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Shiva in Canberra: statement

The National Gallery of Australia has issued a statement about the acquisition of the bronze Shiva.
The National Gallery of Australia is aware of media reports that Indian police have arrested the New York based art dealer, Mr Subhash Kapoor, for allegedly trafficking Indian antiquities and that the case against him is currently underway. 
At this point, the Gallery has not been contacted by Indian police or any other authority regarding this matter. 
The Gallery contacted the Indian High Commission in Canberra earlier this week to ensure a fully co-operative approach will be taken if required. 
The Gallery is one of at least 18 major international art institutions including the Metropolitan Museum of Art in New York; Museum of Fine Arts, Boston; the Smithsonian’s Freer and Sackler Galleries in Washington DC and the Art Institute of Chicago that have acquired works of art through gifts or purchased from Mr Kapoor. 
‘As with all leading art institutions around the world, the Gallery is committed to strict due diligence when acquiring works of art, particularly with regards to determining provenance,’ said Ron Radford AM, Director of the National Gallery of Australia. 
The Gallery purchased its Shiva as Nataraja, Lord of the Dance from Mr Kapoor in 2008 following a thorough due diligence process regarding the quality, provenance and time of its departure from India. 
‘It is yet to be determined if this work is one of the stolen works as has been speculated about in certain media outlets.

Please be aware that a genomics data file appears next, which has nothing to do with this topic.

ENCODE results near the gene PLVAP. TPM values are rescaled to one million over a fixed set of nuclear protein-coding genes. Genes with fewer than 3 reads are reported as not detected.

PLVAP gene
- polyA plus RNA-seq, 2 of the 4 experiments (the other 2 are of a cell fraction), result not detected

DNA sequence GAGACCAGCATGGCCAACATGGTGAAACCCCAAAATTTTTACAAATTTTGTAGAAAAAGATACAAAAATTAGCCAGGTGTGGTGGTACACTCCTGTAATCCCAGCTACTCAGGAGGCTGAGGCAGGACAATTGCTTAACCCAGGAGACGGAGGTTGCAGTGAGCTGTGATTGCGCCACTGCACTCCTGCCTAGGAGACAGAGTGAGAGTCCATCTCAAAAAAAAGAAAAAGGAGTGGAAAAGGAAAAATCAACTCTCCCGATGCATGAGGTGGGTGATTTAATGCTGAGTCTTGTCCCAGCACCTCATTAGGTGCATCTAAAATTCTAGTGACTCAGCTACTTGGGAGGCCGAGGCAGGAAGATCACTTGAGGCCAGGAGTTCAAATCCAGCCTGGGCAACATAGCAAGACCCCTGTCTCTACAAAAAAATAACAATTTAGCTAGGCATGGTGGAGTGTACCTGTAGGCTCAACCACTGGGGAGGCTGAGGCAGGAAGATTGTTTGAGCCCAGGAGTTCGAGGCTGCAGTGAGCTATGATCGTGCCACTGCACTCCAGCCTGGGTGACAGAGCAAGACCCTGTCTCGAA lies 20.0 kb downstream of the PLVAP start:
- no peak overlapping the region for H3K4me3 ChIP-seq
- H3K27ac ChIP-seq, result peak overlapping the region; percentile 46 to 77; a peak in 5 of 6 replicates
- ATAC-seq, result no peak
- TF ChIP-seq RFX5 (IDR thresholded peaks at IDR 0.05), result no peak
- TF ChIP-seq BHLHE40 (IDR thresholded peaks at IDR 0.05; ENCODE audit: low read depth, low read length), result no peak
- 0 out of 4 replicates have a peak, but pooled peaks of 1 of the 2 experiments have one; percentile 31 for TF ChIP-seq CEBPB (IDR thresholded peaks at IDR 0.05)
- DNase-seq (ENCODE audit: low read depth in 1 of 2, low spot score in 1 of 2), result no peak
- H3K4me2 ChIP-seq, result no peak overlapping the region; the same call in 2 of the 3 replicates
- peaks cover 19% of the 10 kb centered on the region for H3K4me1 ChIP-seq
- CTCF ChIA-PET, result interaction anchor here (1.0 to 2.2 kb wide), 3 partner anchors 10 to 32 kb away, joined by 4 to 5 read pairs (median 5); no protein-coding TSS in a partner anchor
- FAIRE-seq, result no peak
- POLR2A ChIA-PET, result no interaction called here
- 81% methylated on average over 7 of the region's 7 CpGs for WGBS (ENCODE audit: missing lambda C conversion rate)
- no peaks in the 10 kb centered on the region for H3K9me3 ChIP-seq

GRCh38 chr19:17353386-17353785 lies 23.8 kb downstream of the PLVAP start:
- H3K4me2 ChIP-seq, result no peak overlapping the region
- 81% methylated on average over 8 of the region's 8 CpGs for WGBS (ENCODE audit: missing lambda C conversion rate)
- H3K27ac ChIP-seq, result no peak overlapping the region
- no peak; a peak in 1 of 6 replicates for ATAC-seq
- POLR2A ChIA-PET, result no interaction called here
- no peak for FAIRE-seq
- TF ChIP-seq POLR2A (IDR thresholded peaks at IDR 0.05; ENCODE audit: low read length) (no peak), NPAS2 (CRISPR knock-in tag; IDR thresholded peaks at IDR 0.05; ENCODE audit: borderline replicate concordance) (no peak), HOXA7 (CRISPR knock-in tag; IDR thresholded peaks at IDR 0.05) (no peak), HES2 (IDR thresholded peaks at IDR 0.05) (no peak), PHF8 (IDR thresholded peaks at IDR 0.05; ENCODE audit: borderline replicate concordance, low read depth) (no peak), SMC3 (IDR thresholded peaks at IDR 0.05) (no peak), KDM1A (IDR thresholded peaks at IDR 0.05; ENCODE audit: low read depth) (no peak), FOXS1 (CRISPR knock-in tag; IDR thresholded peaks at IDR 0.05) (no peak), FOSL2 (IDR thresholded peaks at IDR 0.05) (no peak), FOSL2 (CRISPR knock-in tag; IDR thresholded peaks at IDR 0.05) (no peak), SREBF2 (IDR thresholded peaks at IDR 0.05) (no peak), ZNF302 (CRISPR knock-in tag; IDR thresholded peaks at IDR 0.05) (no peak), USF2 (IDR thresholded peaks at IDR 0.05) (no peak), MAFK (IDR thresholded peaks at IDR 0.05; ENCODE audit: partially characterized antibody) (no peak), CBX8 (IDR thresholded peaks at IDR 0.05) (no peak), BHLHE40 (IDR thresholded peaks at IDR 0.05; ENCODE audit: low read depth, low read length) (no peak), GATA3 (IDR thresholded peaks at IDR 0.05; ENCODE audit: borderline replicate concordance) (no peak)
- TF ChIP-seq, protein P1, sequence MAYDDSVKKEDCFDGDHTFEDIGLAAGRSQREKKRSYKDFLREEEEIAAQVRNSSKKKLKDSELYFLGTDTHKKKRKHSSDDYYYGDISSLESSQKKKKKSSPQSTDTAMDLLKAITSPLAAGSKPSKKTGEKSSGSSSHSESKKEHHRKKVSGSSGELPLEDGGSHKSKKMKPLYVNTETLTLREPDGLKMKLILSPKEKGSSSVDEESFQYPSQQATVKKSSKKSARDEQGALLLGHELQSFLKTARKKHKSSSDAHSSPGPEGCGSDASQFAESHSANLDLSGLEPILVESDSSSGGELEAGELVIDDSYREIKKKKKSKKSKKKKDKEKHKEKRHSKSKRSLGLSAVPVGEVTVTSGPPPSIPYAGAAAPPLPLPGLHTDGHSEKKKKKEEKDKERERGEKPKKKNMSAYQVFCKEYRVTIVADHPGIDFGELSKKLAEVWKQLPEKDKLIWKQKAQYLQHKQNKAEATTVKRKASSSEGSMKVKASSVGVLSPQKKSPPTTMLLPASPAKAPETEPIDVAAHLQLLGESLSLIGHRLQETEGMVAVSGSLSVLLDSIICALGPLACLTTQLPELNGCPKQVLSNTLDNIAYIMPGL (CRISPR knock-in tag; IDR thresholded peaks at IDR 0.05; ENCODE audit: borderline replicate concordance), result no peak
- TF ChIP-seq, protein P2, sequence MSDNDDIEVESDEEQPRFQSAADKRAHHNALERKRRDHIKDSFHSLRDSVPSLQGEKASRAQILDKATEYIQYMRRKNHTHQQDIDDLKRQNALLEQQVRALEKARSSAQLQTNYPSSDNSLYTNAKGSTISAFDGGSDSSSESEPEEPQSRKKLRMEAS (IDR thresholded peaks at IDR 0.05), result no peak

The Gallery has not received any advice from Indian authorities to this effect at this time,’ said Ron Radford. 
The Gallery adheres to the principles of the UNESCO Convention on the Means of Prohibiting and Preventing the Illicit Import and Export and Transfer of Ownership of Cultural Property. The Australian Government is a signatory to this Convention. 
The Gallery has commenced plans to undertake a comprehensive re-examination by a panel of internal and external art experts of the supplied documentation as well as the provenance of work acquired from Mr Kapoor, as many international Galleries are also doing. 
The Gallery is liaising closely with the Indian High Commission in Canberra to ensure that the internationally accepted protocols for dealing with such issues are followed.
There is currently no image available on the NGA website. The earlier collecting history for the piece is unstated.

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